Years before shots rang out at Lexington and Concord, backcountry settlers in the North Carolina Piedmont launched their own defiant bid for economic independence and political liberty. The Regulator Rebellion of 1766-1771 arose from the conflict created by competing ideologies and goals between the religious outlook of evangelical Protestants and mainstream Anglicans; between the aspirations of ordinary people to secure their land claims and the intransigence of the colonial administration and the absentee English aristocrats who held formal title to the region but refused to set up a land office for the orderly sale and recording of land titles; and between tidewater planters anxious to maintain their hold on political authority and the new arrivals in the interior, most of them from Virginia, Maryland and Pennsylvania, whose demands for just representation threatened to shift the regional balance of power in the colony. The conflict culminated in the Battle of Alamance on May 16, 1771, when a colonial militia defeated more than two thousand armed farmers in a pitched battle near Hillsborough.
Using diaries, church minutes, legal papers and the richly detailed accounts of the Regulators themselves, Dr. Kars will delve into the world and ideology of free rural colonists, examining the rebellion’s economic, religious and political roots and exploring its legacy in North Carolina and beyond. The compelling story of the Regulator Rebellion reveals just how sharply elite and popular notions of independence differed on the eve of the Revolution.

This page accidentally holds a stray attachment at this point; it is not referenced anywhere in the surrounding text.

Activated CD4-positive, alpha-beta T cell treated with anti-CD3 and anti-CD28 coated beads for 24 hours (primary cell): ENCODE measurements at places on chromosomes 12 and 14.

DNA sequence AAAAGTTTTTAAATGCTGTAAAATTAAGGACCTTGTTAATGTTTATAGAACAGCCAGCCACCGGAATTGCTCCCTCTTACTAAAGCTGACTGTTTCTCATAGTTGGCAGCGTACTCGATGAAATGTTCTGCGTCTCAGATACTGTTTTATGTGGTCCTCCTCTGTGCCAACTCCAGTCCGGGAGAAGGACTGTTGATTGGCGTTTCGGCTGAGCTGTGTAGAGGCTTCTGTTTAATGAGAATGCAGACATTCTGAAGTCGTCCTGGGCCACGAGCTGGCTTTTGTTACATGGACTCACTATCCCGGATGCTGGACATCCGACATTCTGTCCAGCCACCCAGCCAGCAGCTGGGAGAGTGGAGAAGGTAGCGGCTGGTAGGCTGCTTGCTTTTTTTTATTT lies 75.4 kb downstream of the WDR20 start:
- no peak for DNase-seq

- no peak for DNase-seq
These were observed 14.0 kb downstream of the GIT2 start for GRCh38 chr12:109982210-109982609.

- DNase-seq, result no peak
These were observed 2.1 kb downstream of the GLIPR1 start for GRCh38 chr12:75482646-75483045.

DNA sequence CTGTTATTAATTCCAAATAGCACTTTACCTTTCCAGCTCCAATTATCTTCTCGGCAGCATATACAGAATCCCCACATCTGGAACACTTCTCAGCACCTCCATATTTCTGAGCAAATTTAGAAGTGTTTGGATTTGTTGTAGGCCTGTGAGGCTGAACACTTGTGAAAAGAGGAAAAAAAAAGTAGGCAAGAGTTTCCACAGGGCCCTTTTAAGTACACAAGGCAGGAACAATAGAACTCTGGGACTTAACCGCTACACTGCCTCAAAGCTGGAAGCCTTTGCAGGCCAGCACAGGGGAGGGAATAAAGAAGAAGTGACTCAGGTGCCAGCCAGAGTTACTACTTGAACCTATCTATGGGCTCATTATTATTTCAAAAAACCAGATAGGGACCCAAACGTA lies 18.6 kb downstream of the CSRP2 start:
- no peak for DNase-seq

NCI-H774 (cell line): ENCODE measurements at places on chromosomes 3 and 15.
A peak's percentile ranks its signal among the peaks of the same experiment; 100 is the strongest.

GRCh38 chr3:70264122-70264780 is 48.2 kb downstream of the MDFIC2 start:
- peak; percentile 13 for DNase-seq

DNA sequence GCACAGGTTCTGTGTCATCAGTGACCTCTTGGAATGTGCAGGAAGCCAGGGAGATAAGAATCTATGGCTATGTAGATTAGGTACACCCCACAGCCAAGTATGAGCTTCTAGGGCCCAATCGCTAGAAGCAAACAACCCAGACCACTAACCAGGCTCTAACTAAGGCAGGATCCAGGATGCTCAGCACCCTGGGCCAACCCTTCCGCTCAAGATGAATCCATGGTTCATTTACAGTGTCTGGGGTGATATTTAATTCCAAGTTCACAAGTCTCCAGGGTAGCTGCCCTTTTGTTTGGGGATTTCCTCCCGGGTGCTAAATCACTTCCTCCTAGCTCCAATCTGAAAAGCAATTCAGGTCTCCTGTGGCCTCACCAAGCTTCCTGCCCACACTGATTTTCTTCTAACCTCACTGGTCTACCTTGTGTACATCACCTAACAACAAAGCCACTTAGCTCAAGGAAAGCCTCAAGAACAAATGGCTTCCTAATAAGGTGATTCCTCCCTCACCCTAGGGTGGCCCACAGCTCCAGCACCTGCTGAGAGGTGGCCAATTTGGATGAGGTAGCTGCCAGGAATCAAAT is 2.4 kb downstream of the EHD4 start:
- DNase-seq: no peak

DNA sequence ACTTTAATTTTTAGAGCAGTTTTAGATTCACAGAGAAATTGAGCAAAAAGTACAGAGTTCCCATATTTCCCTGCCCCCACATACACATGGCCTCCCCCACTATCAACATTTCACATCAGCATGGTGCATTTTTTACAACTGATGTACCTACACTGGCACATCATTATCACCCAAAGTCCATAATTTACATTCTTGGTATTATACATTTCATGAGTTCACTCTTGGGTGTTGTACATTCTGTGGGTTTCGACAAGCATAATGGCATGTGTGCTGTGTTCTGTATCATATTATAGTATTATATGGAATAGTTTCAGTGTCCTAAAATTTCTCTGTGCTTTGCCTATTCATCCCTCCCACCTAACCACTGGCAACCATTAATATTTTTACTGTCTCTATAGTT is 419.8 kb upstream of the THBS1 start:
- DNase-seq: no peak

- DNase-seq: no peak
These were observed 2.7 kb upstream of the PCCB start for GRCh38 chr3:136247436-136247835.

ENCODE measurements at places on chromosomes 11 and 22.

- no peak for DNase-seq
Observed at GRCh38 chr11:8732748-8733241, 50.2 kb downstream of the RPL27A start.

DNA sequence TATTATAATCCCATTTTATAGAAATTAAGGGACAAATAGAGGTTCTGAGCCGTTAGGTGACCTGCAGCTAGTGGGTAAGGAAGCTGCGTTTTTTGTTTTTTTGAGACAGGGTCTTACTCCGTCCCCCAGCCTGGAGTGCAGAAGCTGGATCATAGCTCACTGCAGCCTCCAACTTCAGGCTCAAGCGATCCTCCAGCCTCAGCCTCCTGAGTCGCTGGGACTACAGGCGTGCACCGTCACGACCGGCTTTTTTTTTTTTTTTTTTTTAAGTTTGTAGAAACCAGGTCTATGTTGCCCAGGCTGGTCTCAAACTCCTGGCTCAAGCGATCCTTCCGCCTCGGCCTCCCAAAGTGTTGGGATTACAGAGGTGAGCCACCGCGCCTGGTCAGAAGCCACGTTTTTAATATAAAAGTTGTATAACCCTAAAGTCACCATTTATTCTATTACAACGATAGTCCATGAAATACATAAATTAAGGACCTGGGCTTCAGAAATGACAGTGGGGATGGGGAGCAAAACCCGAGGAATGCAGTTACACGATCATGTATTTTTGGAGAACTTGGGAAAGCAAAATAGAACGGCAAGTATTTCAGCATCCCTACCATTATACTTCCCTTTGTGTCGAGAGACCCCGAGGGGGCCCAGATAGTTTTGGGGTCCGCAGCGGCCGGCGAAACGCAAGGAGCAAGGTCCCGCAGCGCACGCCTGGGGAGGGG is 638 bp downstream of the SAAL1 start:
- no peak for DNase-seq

About the Speaker
Marjoleine Kars is a professor of history at the University of Maryland, Baltimore County, where she teaches early American history, Atlantic history and women’s history. A native of The Netherlands, she received her B.A. and Ph.D. from Duke University. She is the author of Breaking Loose Together: The Regulator Rebellion in Pre-Revolutionary North Carolina (2002) and Blood on the River: A Chronicle of Mutiny and Freedom on the Wild Coast (2020), which examines a massive slave rebellion in the Dutch colony Berbice (present-day Guyana) in South America. She is a senior editor for International Labor and Working Class History and a regular book reviewer for the Washington Post.